When the Presumption of Compliance Results in Outsourcing of Responsibility: Protecting the Fundamental Rights of Europe’s Asylum Seekers

Amy Dunne, LLB (Trinity College Dublin), Master of Law, KU Leuven (cum laude), PhD candidate Leiden Universiteit and Knowledge Management, Freshfields Bruckhaus Deringer LLP, Brussels 

This submission discusses the limits of the presumption of compliance as encapsulated by the sovereignty clause, Article 3(2), of Regulation (EC) No 604/2013 (Dublin III Regulation) through analysing the evolutions set out in the ECtHR case Tarakhel v Switzerland. It is argued herein that the presumption of compliance has diminished the collective responsibility of Member States for Europe’s asylum seekers – with northern States relying on the presumption to outsource their collective responsibility to southern States, without due regard for fundamental rights concerns, in a manner contrary to the spirit of the Dublin Regulation.

1.1 Article 3(2) Reg No 343/2003 – The Sovereignty Clause

The Afghani family asylum applicants of Tarakhel v Switzerland[1] succeeded in challenging their deportation to Italy; the state in which they first entered into the EU and, by consequence, into the EU’s asylum system i.e. the “Dublin system”.[2] Deportation was challenged on the grounds that the (a) slowness of the identification procedure, (b) the defects in the capacity of the reception facilities (c) and poor living conditions in the available facilities would be tantamount to “inhumane and degrading treatment” in breach of Article 3 European Convention of Human Rights (ECHR).[3] Where fundamental rights concerns are evidenced, a transferring state is under the obligation to examine an asylum application to determine whether a transfer to the primarily responsible state would expose the applicant to a serious risk of a violation of fundamental rights. The obligation to examine an asylum application, for which a transferring state is not responsible, is an exceptional measure applied under Article 3(2) (the so called “sovereignty clause”) of Regulation (EC) No 604/2013 (Dublin III Regulation).[4] The sovereignty clause is formulated in Article 3(2) of the Dublin III Regulation as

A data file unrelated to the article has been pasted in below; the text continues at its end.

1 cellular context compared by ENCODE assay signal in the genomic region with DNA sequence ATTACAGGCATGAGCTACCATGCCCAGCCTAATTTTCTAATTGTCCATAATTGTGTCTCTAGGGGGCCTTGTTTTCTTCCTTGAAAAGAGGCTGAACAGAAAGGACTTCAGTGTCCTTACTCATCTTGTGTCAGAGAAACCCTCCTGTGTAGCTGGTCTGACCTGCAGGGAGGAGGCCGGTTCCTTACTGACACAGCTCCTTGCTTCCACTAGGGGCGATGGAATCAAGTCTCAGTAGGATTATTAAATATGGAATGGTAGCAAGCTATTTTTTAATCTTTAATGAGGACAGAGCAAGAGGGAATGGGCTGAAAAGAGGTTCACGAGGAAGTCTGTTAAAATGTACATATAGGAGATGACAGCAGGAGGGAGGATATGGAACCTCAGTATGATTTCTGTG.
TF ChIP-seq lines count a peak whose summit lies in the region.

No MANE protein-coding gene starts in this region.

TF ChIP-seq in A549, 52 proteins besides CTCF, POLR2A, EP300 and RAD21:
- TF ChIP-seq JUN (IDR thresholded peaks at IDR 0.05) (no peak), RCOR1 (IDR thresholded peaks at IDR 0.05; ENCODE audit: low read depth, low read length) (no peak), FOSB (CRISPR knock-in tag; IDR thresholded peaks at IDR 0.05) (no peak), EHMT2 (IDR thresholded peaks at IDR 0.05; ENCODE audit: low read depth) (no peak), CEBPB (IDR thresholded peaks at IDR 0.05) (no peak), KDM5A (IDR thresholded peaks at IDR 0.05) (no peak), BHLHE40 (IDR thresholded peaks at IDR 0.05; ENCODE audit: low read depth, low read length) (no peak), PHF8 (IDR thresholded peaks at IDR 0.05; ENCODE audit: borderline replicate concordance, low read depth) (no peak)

“Where it is impossible to transfer an applicant to the Member State primarily designated as responsible because there are substantial grounds for believing that there are systemic flaws in the asylum procedure and in the reception conditions for applicants in that Member State, resulting in a risk of inhuman or degrading treatment within the meaning of Article 4 of the Charter of Fundamental Rights of the European Union, the determining Member State shall continue to examine the criteria set out in Chapter III in order to establish whether another Member State can be designated as responsible.

Where the transfer cannot be made pursuant to this paragraph to any Member State designated on the basis of the criteria set out in Chapter III or to the first Member State with which the application was lodged, the determining Member State shall become the Member State responsible.”

The effect of Article 3(2) interpretation by the ECtHR jurisprudence on the protection of asylum seekers fundamental rights in the context of the EU legislation is considered hereunder.

1.2 European Asylum System – A Presumption of Compliance

The European asylum system is based on “mutual confidence and a presumption of compliance, by other Member States, with European Union law and, in particular, fundamental rights”[5] with the aim of ensuring that minimum standards for refugees are upheld, that refugees are not doomed in orbit”,[6] that “asylum shopping”[7] is discouraged and that the process of examining asylum applications is regulated within the EU. The Dublin system was enacted to ensure that only one state would assume responsibility for examining an application for asylum.[8] Therefore, this seizure of responsibility under Article 3(2), in one sense, can be said to detract from effective operation of the Dublin system – in so far as it interrupts the automatic transfer of asylum seekers to their designated state as predetermined by the functional schema of the Regulation. In a far greater sense, however, the obligation to assume responsibility under Article 3(2) can be said to be indispensable to ensure that States contracting to the Dublin Regulation do not lose sight of “the imperative to respect fundamental rights when implementing EU legislation.”[9] The attribution of responsibility under the Dublin system is therefore not intended to permit states to wilfully ignore the deficiencies and non-compliance of other Dublin states.

1.3 CJEU Interpretation of Article 3(2) – A Safety Valve